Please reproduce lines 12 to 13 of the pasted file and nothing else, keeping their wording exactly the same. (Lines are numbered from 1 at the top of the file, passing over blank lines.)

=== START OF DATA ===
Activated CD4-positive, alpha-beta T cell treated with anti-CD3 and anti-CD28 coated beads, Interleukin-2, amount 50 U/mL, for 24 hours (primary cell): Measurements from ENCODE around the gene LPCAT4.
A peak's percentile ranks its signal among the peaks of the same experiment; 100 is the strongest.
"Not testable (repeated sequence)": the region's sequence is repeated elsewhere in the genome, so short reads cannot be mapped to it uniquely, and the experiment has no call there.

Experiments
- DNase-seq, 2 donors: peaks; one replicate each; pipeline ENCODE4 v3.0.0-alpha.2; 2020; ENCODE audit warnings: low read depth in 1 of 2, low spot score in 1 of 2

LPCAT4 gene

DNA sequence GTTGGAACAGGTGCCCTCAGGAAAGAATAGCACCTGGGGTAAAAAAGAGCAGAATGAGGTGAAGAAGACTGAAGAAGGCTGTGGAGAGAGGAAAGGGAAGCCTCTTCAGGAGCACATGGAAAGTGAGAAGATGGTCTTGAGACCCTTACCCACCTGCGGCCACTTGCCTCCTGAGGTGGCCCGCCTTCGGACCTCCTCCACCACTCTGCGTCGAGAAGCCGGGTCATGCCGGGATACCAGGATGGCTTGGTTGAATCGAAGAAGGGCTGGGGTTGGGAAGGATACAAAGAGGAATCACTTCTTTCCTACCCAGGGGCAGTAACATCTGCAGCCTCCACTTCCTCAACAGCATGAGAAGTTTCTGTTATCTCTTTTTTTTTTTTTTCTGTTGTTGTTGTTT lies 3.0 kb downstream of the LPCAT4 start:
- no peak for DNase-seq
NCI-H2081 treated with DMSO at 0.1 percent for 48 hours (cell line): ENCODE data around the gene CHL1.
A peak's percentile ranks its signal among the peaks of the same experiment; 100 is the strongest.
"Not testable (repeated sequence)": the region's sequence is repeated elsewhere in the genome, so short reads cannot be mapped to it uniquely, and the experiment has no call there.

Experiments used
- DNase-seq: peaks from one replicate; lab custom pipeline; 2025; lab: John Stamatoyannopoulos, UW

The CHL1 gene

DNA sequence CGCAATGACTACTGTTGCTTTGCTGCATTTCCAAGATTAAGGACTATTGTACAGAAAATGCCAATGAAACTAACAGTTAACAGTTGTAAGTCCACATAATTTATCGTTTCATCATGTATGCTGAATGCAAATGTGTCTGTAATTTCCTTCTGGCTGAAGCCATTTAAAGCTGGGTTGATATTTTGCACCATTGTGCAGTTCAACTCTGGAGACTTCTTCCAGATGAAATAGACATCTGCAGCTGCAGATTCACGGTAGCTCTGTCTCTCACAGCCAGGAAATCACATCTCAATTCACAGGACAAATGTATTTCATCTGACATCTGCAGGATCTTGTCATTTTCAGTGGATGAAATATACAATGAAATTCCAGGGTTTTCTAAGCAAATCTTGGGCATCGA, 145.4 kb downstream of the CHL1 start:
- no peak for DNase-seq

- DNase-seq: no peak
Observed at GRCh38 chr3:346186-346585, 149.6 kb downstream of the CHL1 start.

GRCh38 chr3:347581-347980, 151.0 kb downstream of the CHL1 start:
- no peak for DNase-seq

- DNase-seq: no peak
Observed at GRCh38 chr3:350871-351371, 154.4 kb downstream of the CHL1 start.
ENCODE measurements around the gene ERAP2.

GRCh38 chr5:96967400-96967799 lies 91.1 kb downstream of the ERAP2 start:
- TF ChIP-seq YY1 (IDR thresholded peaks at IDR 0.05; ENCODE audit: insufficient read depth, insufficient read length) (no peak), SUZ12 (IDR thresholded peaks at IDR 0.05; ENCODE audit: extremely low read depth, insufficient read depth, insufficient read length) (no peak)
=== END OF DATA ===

Experiments used
- DNase-seq: peaks from one replicate; lab custom pipeline; 2025; lab: John Stamatoyannopoulos, UW